New Incentives works in northern Nigeria, with operations in Katsina, Zamfara, and Jigawa States. These areas of operations are mostly rural, most of the caregivers we work with do not have mobile devices, and the clinics are very basic (often without power or plumbing). The lack of a constant power supply in these areas leads to reduced access to information and lower levels of awareness of precautionary measures for COVID-19. According to the World Health Organization (WHO), COVID-19 is disrupting life-saving immunization services around the world, putting millions of children at risk of diseases like diphtheria, measles, and pneumonia. In Nigeria, federal and state governments are taking proactive steps to curtail the spread of coronavirus throughout the country. The Government of Nigeria has been making significant efforts to contain the spread of COVID-19 in Nigeria, including significant economic measures. As of August 21, 2020, there are more than 50,000 COVID-19 cases reported (NCDC). As with many other countries, the actual number of COVID-19 cases can be challenging to track, and reporting might be incomplete. New Incentives has focused on carefully designing our COVID-19 response to be consistent with national guidelines, using technology for monitoring self-reported symptoms and adherence to instituted measures, and continuously evolving our response, taking into account the level of risk and disease transmission.
COVID 19 is disrupting life-saving immunization services around the world, putting millions of children—in rich and poor countries alike—at risk of diseases like diphtheria, measles, and polio. According to data collected by the World Health Organization, UNICEF, Gavi, and the Sabin Vaccine Institute, provision of routine immunization services is substantially hindered in at least 68 countries and is likely to affect approximately 80 million children under the age of one living in these countries (Source).
New Incentives is a nonprofit that implements cost-effective conditional cash transfer (CCT) programs, one of the most well-researched and successful methods in development aid, to increase demand for immunizations. Our goal is to increase the number of caregivers (typically the mother of the infant) who come to clinics to get their infants immunized. If we do this successfully (something that was evaluated in a Randomized Controlled Trial), we get more caregivers to come to the clinics during immunization sessions. These visits to the clinic and exposure to others from outside their own communities could, in theory, increase the spread of COVID-19. While there might be some risks associated with increased interpersonal contact during a clinic visit, these risks are far outweighed by the risks of not vaccinating children. Lower immunization rates in these communities could place infants at a greater risk of deadly vaccine-preventable diseases like measles. This risk assessment is shared by global experts and by local authorities, emphasizing that vaccinations are essential and should continue with risk mitigation plans in place. This is consistent with actions instituted by the Government of Nigeria.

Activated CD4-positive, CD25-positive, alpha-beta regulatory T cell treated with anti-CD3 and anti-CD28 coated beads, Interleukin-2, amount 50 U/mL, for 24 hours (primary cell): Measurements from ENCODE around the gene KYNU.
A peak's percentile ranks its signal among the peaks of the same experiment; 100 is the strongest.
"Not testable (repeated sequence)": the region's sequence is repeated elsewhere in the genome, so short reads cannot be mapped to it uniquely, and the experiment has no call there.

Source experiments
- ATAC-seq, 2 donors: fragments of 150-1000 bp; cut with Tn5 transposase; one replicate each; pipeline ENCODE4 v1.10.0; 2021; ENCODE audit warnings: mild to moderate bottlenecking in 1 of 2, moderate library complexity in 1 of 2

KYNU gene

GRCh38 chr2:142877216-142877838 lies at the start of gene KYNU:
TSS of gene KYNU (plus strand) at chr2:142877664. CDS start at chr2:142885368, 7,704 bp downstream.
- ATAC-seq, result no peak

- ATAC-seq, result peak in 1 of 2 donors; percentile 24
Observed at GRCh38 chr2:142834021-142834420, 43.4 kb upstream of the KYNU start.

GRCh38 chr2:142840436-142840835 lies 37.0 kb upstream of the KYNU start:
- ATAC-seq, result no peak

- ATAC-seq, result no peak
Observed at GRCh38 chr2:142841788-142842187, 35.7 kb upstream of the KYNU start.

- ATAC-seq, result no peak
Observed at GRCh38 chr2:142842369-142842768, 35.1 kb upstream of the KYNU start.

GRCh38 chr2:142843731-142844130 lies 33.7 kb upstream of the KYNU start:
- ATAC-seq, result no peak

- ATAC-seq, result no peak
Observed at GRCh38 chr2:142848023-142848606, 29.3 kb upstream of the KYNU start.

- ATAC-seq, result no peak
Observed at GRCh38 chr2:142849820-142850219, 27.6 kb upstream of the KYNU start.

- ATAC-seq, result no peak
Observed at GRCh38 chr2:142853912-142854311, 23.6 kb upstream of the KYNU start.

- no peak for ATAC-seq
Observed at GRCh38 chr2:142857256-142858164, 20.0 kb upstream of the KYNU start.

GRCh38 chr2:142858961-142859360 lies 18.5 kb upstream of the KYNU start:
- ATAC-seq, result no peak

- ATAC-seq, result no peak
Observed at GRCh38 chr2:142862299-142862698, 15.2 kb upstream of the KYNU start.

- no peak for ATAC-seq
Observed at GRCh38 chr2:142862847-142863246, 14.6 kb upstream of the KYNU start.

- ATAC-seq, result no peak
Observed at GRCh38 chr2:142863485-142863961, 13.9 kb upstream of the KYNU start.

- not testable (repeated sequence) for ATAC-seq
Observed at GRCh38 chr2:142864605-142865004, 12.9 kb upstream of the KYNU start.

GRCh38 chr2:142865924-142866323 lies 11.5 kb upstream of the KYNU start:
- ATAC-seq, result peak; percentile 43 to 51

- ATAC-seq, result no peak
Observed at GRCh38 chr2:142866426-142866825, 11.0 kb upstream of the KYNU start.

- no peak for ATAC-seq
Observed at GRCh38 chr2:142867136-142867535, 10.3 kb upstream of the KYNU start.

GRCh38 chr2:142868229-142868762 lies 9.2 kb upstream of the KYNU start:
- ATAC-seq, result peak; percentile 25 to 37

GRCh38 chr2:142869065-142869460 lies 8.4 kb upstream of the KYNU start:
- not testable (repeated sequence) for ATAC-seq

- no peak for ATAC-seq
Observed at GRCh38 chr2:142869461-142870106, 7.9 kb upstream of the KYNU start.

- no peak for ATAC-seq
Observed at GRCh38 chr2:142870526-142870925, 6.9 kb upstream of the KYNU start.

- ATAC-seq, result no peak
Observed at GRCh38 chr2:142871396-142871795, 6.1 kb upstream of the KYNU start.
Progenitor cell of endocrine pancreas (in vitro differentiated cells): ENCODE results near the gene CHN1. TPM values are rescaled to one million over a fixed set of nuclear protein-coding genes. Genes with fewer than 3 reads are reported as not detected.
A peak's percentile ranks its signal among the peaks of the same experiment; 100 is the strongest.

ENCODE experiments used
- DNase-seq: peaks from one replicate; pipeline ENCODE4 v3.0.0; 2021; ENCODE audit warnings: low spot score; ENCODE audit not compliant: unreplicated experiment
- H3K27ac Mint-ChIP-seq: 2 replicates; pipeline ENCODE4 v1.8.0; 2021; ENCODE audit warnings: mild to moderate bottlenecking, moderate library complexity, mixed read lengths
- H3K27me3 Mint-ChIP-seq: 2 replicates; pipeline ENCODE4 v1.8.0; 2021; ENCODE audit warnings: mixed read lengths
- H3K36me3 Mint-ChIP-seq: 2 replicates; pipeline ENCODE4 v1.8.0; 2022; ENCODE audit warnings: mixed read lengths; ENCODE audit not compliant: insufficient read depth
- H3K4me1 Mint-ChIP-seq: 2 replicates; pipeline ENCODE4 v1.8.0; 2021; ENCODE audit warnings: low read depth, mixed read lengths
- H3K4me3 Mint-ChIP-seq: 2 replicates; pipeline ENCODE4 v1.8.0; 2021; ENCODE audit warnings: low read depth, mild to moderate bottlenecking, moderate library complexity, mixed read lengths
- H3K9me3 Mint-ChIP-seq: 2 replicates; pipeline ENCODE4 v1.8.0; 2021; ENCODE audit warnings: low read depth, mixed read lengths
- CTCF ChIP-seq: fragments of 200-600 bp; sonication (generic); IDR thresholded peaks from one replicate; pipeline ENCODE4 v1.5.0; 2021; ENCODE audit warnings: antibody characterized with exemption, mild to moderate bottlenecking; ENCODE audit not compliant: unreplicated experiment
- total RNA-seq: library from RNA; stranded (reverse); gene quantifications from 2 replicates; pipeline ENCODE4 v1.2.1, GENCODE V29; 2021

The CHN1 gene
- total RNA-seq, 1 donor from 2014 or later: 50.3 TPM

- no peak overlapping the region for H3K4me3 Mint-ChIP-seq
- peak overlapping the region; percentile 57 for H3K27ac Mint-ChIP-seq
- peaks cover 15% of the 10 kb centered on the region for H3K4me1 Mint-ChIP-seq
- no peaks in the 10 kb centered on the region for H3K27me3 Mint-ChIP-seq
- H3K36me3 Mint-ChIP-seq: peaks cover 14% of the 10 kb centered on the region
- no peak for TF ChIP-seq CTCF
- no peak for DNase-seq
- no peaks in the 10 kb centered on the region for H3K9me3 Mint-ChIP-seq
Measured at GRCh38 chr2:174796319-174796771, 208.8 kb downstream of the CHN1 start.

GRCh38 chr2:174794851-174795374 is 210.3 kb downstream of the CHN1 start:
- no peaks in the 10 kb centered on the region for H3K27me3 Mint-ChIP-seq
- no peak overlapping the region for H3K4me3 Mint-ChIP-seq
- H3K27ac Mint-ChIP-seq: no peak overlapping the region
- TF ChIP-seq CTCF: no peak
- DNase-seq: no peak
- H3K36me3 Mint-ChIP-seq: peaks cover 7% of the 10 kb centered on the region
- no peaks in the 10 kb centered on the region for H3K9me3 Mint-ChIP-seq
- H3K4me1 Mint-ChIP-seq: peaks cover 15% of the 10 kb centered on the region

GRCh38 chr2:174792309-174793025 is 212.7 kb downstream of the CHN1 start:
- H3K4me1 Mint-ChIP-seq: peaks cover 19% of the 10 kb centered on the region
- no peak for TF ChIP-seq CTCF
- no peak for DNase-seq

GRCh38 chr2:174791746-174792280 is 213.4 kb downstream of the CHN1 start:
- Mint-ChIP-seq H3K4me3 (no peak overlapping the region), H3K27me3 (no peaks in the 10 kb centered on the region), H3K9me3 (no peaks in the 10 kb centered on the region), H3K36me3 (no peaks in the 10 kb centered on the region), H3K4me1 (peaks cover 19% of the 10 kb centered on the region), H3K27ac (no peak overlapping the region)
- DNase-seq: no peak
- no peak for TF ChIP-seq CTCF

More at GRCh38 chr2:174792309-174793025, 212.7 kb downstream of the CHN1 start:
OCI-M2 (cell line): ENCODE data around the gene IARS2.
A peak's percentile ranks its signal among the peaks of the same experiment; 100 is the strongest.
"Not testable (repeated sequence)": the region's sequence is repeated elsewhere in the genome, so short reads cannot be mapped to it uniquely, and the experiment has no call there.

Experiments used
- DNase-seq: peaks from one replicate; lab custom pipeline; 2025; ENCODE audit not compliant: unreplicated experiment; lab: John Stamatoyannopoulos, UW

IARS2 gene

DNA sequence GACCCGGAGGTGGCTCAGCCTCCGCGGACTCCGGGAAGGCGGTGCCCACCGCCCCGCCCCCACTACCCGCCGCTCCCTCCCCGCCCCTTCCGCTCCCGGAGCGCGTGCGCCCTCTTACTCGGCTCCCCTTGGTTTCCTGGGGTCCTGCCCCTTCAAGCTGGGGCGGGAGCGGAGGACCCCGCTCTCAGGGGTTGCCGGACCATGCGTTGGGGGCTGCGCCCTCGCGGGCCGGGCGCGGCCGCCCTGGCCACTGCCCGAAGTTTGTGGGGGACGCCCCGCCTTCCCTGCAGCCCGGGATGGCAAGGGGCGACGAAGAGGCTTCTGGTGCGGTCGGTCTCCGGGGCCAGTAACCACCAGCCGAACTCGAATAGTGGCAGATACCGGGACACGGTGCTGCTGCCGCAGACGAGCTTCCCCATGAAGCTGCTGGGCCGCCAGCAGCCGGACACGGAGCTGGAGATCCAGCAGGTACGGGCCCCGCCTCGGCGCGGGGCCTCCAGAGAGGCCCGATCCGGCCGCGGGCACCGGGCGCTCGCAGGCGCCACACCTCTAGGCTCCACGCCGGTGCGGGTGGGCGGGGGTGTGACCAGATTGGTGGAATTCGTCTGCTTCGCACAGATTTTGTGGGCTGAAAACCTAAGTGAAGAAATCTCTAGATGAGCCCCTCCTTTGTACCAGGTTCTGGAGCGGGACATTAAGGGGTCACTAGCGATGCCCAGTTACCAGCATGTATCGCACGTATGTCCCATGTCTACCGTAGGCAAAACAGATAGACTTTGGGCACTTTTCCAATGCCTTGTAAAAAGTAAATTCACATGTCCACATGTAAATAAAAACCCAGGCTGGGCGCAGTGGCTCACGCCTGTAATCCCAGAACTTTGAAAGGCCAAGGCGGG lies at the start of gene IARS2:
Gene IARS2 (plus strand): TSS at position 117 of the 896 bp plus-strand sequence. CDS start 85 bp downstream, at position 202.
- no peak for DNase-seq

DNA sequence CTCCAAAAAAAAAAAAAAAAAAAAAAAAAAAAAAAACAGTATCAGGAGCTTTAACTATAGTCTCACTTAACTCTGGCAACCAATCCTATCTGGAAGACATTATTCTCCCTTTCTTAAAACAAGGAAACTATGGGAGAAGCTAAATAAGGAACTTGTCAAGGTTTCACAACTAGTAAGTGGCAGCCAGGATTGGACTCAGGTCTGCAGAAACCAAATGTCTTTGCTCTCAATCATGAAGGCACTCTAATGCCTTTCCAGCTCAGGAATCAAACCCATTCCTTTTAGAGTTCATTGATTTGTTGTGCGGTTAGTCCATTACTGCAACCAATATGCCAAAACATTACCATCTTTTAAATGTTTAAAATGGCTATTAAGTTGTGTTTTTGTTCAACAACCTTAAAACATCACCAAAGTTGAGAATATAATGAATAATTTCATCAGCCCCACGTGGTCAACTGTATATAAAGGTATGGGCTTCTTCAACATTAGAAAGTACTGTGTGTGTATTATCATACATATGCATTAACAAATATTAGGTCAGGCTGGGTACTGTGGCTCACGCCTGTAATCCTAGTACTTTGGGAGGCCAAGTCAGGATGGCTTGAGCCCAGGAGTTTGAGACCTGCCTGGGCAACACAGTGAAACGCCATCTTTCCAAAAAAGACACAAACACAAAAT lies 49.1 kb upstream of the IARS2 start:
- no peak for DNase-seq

According to benefit–risk analysis in the Lancet of health benefits versus excess risk of SARS-CoV-2 infection, “in the high-impact scenario, for every one excess COVID-19 death attributable to SARS-CoV-2 infections acquired during routine vaccination clinic visits, 84 (95% UI 14–267) deaths in children could be prevented by sustaining routine childhood immunisation in Africa” and “the deaths prevented by sustaining routine childhood immunisation in Africa outweigh the excess risk of COVID-19 deaths associated with vaccination clinic visits, especially for the vaccinated children.”
As COVID-19 started spreading in Nigeria, we aligned our COVID-19 Response with the guidelines provided by the National Primary Health Care Development Agency (NPHCDA): Preparedness and Response to Coronavirus Disease 2019 (COVID-19) at Primary Healthcare and Community Level. The guidelines advised that essential primary health care services like immunization should be prioritized, and our engagement with the State Primary Health Care Development Agencies/Boards (SPHCDA/Bs) in three states of operation has resulted in their provision of a written approval for us to continue our conditional cash transfer for routine immunization intervention during the COVID-19 period. In addition to working with the government to ensure alignment with state and national guidelines, we made substantial changes to our operating protocols in order to minimize risks. These measures included education, awareness, handwashing, physical distancing, and related monitoring to assess adherence to these efforts.
According to WHO, COVID-19 is disrupting life-saving immunization services around the world, putting millions of children at risk of diseases like diphtheria, measles, and pneumonia.
In order to preserve access to essential services without creating undue additional risks, we systematically identified risk vectors and designed ways to mitigate them.
Our goal is threefold:
Protect caregivers and clinic staff at clinics.
Protect our staff.
Protect the rural communities where our staff travel to verify vaccinations and disburse conditional cash transfers. In other words, we must minimize the risk that our staff becomes a vector in spreading the virus to smaller communities.